N OSTALGIA or nausea - depending on how one looks at it - are feelings stirred by
40 classic photographs, taken in the 1920-30s when Cambodia was a French protectorate
, which are on display at the French Cultural Centre until Dec 20.
The rare black-and-white images of a Cambodian past frozen on celluloid were not
only taken to tickle the Orientalist fancies of a far-removed metropolitan French
populace, they were used as propaganda to play up the merits of France's mission
civilisatrice as well as to advance its commercial interests, according to the man
who put together the exhibition.
"The purpose of these photos was to inform French people about their colonies,
as well as propaganda to show the good aspects of colonisation," said Michel
Igout, a French diplomat who stumbled upon the photos at the French National Archives
in 1992. "Evidently, they did not show the negative side of life in the colonies.
"What these photographs - taken at the beginning of the century - emphasize
in a particularly sensitive manner, is in effect the beauty of subjects and forms
taken in an Orient of light," he added, taking a leaf out of Charles de Gaulle's
1966 Phnom Penh address. "These photos show us the gestures and the attitudes
of a far-off and different civilisation, but which is rich and fecund in its diversity."
The photos include frames by the legendary cameraman Leon Busy, a French Army officer
who captured images of Cambodia in both motion pictures and colour plates, but whose
success died abruptly with the suicide of his Paris financier following the 1929
stock market crash.
The photos include images of the Francophile Cambodian gentry, local schoolboys under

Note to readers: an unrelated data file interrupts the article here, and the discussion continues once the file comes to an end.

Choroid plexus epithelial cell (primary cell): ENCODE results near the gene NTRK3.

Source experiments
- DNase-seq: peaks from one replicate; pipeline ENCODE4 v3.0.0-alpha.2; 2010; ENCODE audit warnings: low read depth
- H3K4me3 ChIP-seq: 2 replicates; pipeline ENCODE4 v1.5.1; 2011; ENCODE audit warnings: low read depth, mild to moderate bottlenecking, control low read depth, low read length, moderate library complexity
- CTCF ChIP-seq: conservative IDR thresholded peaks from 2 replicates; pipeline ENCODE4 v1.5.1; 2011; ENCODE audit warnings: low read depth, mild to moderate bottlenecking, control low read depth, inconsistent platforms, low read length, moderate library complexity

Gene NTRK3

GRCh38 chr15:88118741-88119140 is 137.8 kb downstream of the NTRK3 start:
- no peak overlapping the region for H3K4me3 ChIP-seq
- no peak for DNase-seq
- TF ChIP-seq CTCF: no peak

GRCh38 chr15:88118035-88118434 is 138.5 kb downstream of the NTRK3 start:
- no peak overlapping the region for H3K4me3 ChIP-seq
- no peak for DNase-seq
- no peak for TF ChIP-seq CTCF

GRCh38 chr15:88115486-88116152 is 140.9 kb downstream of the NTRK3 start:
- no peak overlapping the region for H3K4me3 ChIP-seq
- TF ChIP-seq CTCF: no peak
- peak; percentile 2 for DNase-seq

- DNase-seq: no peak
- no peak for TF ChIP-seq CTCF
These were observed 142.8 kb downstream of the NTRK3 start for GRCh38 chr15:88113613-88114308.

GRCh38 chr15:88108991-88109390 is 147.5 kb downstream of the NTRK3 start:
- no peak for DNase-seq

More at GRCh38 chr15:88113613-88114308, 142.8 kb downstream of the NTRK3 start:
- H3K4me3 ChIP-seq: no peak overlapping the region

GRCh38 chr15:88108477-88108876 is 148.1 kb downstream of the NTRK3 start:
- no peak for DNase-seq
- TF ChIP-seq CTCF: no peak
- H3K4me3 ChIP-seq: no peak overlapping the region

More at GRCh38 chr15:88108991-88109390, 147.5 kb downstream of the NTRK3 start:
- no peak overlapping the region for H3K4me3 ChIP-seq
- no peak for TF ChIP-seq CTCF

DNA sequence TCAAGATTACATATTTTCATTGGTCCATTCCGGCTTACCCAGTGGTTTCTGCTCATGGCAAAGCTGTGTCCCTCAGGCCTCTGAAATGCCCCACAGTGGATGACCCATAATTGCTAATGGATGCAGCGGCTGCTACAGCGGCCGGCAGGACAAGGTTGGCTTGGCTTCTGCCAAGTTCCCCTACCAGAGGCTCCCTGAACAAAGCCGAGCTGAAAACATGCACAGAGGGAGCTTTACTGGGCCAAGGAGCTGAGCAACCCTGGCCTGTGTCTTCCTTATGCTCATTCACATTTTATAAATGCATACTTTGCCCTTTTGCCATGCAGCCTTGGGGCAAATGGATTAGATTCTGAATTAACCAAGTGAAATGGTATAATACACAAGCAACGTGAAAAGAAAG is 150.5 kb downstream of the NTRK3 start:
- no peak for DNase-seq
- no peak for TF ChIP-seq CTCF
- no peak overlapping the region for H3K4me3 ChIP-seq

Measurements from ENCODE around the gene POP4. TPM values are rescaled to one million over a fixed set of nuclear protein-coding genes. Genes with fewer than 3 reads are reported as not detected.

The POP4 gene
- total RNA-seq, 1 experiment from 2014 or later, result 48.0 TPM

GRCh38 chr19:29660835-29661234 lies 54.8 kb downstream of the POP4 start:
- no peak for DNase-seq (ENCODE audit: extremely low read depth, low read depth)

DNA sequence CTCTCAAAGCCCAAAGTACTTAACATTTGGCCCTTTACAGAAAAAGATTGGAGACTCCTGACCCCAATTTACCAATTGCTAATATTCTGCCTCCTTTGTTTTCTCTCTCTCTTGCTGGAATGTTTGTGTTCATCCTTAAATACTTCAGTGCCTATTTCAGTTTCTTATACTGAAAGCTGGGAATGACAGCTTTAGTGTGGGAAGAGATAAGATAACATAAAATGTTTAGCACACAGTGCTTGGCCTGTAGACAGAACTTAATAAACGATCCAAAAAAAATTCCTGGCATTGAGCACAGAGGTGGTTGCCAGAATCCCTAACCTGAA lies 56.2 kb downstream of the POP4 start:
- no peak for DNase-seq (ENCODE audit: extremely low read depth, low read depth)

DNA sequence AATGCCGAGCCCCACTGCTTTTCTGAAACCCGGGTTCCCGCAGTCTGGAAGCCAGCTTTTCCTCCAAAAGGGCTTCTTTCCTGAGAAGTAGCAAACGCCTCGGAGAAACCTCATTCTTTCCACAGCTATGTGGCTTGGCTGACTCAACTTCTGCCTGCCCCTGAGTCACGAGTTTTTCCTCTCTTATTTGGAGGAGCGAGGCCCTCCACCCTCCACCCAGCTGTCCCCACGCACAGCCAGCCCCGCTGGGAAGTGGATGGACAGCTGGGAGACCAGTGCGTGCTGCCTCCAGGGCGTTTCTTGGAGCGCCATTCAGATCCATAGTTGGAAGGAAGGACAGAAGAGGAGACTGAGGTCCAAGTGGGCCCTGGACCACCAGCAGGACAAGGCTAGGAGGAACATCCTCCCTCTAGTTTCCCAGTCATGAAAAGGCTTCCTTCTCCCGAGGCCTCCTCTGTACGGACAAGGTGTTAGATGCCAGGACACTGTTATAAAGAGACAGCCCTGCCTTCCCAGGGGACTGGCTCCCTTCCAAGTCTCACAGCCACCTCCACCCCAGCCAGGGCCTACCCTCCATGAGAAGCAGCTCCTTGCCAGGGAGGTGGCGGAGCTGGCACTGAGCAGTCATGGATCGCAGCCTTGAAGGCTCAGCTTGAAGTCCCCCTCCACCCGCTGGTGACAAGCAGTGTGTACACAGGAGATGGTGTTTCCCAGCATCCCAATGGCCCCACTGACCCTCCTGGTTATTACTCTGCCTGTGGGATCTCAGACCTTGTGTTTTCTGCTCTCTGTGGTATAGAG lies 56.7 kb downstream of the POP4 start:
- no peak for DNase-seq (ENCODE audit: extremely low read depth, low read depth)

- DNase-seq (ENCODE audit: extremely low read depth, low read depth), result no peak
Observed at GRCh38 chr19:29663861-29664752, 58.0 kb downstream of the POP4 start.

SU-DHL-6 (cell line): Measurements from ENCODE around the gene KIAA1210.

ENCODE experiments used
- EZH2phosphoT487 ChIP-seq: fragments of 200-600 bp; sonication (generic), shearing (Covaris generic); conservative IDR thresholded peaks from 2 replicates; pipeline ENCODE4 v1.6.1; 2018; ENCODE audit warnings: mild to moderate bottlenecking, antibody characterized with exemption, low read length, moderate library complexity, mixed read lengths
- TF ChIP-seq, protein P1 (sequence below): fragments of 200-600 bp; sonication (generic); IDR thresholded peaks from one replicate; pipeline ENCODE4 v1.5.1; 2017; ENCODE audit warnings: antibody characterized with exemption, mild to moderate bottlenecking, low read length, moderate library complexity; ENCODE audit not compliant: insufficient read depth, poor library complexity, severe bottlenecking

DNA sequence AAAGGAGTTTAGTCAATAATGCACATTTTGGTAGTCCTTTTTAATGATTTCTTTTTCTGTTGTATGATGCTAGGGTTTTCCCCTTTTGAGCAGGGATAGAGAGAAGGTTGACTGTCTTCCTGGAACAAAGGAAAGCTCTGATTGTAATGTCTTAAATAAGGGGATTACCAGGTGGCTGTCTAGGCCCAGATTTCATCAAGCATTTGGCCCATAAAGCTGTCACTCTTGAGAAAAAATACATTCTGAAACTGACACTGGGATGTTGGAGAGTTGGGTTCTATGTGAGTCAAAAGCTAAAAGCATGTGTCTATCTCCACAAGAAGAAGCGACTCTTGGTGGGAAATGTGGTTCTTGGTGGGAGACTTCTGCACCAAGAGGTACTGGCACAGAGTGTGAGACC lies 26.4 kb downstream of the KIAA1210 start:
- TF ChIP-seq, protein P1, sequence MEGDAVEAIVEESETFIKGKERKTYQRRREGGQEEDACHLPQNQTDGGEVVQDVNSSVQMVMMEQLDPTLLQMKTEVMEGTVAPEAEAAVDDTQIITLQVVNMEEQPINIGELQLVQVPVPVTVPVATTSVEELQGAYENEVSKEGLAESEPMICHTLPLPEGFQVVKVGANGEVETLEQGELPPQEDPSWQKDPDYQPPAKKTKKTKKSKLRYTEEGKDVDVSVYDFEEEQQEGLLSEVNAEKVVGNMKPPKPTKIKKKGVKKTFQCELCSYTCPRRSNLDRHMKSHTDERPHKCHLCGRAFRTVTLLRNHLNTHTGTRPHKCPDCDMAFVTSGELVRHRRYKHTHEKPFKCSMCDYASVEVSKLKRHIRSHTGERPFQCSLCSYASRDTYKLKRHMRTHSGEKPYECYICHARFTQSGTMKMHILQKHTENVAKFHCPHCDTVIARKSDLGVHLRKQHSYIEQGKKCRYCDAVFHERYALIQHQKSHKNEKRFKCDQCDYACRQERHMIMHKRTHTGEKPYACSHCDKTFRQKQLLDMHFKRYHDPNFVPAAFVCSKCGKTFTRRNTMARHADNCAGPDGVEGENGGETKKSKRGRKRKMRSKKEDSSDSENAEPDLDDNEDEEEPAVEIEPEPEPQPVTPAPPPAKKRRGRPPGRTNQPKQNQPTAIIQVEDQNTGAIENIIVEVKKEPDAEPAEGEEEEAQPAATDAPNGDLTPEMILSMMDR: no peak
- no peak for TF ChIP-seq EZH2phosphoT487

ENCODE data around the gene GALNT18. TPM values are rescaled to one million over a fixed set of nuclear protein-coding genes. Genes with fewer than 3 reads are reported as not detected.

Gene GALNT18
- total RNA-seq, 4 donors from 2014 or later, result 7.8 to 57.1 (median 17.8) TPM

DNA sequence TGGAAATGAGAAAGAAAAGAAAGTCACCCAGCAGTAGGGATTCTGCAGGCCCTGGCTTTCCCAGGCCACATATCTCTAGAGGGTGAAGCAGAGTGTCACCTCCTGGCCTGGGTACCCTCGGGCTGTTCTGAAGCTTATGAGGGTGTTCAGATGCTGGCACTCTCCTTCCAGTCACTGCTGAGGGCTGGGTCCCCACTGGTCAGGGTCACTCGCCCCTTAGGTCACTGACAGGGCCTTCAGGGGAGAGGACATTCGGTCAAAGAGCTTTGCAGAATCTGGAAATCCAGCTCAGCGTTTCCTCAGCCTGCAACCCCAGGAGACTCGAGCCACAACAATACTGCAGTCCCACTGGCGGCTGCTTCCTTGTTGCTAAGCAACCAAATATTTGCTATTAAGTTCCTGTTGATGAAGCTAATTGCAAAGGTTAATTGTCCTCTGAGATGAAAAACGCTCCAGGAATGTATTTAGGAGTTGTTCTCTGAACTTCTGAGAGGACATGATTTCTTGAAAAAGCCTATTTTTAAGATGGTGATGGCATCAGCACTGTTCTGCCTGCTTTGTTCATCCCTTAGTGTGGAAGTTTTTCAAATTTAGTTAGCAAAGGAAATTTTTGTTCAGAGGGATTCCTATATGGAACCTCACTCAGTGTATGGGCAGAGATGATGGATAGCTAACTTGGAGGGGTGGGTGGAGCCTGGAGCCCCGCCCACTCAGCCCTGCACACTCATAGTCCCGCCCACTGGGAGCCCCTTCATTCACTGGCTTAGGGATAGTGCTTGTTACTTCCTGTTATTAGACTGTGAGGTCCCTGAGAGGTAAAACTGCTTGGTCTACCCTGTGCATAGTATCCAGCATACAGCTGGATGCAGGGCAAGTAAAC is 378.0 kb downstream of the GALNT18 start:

the stern tutelage of French headmasters, and Tin Tin lookalike colonialists sporting
elephant shooting hats.
One typically Orientalist photo shows a barebreasted peasant woman, a Cambodian custom
of the time which, according to Igout, was frowned upon by the French back then.
Not all the photos are clichéd images of the East. There is one which shows
a line of cows boarding a ship at Phnom Penh bound for Singapore.
According to Igout, who is a published historian, during their time in Cambodia,
the French experimented with raising cows shipped here from central France via Saigon.
"The Britons, in particular, who lived in Singapore liked the taste of French
cows which had been raised in the Emerald Valley in the vicinity of Bokor [Kampot],
where the grass is rich in nutrients," Igout noted. "It reminded them of
Igout, explaining how the exhibit came about, told how he seren-dipitously rediscovered
"In 1990, Prime Minister Hun Sen, when he was in the State of Cambodia government,
requested that Phnom Penh be given access to records on Cambodia which were housed
in the French National Archives, and which Hun Sen said would facilitate the nation's
reconstruction," Igout said.
"However, Roland Dumas, the French Foreign Minister, told him this was out of
the question because all archival records are sovereign French documents, and that
the order to release any records could only be given through French channels."
The official go-ahead to search the archives for records on Cambodia was given in
early 1992 in the wake of the Oct 1991 Paris Peace accords.
The original photos that Igout found in the archives remain in France - the ones
on display in Phnom Penh are copies - and will stay in Paris. But if the Cambodian
government wants, it can ask for reprints of them, Igout said.